The problem, simply stated, is how do we proclaim a loving God and an eternal Hell? Can those two concepts co-exist and make sense?

Now, this is something that atheists and non-believers take Christians to task for in any in-depth discussion. Often the argument from their side is that a loving God wouldn't let evil exist or have a place of eternal punishment. Their main objection, besides the emotional one that we all have about hell, takes root in a rejection of God's judgment. They not only reject hell, but any concession that God has a right to judge humans, or that humans have somehow committed actions worthy of God's negative judgment.

That is not the angle from which I am reconsidering hell. I am not a Universalist. I don't believe that everyone is "going to Heaven". I don't believe that everyone will have eternal life. I do believe that God will judge people. I do believe that God demands justice.  He offers each of us forgiveness through Jesus Christ, but if we choose to reject him, then we stand alone before God.

All that to say....I don't think God is soft on sin and evil. I don't think Hitler will be singing praises to Jesus in eternity with Stalin singing harmony. Evil exists. Consequences for evil exist. God is merciful. He is loving. He is also just, and we must contend with that side of Him as well.

I'm going to try and lay out what I believe about all this, and how I came to believe it, in several posts.  I'm still working some things out, so if you're reading this and want to give me some food for thought either for or against the existence of hell, feel free to comment.  I find I do my clearest thinking when I am trying to answer someone, discovering exactly how I feel as I simultaneously attempt to communicate it to someone outside of my head.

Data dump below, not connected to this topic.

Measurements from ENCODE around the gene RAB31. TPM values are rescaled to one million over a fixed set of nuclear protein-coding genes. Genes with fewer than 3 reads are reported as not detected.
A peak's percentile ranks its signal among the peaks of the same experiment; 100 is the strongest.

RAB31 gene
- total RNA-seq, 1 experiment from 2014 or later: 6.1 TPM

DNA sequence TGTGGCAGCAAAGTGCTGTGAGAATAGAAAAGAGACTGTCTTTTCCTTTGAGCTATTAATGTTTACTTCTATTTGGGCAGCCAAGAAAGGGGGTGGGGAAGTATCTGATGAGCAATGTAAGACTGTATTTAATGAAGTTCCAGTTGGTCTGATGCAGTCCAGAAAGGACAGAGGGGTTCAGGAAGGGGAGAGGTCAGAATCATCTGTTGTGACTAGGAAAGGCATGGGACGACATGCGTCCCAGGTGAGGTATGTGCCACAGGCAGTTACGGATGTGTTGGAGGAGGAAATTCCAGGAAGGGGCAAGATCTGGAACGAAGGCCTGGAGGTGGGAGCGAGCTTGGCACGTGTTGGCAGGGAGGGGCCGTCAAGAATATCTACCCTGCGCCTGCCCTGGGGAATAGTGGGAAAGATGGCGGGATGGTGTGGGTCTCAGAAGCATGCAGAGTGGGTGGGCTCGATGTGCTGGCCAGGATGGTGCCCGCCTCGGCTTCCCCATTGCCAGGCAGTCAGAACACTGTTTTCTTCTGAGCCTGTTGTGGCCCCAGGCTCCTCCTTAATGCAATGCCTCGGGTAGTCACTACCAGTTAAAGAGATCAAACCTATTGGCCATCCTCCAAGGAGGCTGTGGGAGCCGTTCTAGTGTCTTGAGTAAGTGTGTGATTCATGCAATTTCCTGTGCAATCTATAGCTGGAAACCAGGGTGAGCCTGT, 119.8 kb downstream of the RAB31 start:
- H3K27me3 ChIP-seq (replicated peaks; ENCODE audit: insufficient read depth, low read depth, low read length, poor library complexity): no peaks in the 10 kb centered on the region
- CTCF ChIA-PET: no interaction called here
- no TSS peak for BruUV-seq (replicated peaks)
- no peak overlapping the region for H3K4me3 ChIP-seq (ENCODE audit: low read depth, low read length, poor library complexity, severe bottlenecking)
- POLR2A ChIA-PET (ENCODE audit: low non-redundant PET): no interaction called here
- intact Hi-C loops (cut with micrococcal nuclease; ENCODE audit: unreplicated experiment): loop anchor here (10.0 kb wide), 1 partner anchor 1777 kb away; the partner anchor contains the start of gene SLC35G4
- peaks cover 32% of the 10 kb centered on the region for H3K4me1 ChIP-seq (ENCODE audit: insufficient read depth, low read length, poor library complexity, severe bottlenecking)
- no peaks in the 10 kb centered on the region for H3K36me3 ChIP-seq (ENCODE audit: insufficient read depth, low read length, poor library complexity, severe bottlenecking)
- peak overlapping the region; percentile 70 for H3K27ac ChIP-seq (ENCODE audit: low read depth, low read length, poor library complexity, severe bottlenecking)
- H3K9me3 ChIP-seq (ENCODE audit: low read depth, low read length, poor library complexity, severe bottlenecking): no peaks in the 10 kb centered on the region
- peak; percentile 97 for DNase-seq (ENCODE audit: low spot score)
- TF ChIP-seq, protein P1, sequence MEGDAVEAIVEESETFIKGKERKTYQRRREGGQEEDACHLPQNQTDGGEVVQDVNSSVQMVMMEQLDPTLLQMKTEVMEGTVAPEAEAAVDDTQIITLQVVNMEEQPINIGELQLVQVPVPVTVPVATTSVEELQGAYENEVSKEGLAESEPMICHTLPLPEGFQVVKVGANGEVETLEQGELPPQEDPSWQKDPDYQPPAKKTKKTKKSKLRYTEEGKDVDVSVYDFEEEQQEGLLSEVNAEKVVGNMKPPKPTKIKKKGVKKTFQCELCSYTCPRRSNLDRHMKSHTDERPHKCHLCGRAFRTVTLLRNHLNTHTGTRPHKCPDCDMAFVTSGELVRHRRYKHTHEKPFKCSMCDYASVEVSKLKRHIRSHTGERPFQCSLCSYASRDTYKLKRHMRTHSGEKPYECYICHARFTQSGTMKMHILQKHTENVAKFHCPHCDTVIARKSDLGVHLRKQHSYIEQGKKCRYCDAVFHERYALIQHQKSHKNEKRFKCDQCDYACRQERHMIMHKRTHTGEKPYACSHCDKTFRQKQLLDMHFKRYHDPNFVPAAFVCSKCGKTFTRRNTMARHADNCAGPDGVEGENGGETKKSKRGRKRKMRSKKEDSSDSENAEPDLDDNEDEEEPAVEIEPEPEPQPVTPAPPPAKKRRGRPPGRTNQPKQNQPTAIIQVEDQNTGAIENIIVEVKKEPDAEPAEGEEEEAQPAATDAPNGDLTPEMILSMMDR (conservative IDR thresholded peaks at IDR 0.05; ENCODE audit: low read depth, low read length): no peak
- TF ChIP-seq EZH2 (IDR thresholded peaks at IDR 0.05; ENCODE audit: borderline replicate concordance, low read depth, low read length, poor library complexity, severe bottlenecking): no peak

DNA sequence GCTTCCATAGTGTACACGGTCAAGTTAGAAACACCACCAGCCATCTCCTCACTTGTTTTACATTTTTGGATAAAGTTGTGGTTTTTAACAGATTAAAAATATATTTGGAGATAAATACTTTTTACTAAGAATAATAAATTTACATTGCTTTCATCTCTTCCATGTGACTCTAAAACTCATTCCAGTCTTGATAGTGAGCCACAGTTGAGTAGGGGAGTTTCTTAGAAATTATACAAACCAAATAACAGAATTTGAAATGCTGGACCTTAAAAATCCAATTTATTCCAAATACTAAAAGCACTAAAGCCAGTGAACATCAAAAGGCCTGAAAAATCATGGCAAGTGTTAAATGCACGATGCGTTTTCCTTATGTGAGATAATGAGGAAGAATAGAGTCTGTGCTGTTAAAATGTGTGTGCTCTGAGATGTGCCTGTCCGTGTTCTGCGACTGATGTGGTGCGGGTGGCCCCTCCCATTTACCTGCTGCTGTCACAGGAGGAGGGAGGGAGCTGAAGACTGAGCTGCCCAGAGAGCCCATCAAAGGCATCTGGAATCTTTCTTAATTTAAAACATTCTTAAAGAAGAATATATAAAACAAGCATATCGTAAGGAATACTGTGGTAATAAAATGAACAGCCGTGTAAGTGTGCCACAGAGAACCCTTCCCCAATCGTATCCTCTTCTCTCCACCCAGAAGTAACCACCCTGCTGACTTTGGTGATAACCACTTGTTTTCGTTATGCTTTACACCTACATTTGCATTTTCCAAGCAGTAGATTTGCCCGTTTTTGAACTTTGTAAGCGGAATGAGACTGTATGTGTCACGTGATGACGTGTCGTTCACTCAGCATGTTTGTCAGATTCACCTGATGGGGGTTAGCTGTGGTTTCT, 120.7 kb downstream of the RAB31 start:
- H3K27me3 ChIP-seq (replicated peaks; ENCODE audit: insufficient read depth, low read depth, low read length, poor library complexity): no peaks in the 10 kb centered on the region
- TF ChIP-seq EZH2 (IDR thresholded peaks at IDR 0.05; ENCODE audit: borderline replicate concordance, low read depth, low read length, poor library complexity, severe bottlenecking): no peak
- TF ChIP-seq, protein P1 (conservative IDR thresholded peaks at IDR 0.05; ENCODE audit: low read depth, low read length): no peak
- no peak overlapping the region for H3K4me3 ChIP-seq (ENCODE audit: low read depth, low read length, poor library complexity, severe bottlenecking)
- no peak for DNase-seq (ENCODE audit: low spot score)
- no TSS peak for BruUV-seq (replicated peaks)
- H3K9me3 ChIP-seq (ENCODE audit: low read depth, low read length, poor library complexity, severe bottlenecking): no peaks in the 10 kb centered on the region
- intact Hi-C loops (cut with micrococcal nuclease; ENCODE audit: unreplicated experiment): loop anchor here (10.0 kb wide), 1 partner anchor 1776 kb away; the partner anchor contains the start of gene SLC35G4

2 comments:

Sue said...

You are brave to talk about this so publicly! I'm usually a lurker on your blog, but wanted to say I'm with you on this. How can we reconcile the idea of God as a loving father - albeit holy and tough on sin - with the idea of eternal torment for unbelievers? If we sinful people wouldn't send our worst enemies to the kind of hell that some fundamentalists believe in, how can we believe that God would?

I found a series by 'Real Live Preacher' on the topic immensely helpful. It's at http://www.reallivepreacher.com/taxonomy/term/183 - basically, after in-depth study of every relevant reference in the NT, he concluded that hell, if it exists, is actually for religious hypocrites, not unbelievers at all.

Annihilation makes much more sense to me.

terri said...

Sue, thank you for your response.

I don't know that I view myself as brave. It's easy for me to be brave online. I'm not anybody important. I don't have any reputation to uphold, or any reason to worry that I will be tarred and feathered as a heretic.

If I ultimately become cemented enough in this belief, will I share it with everyone? That will be the real test of my conviction and bravery.

I'm not there yet.

I will check out the link you posted.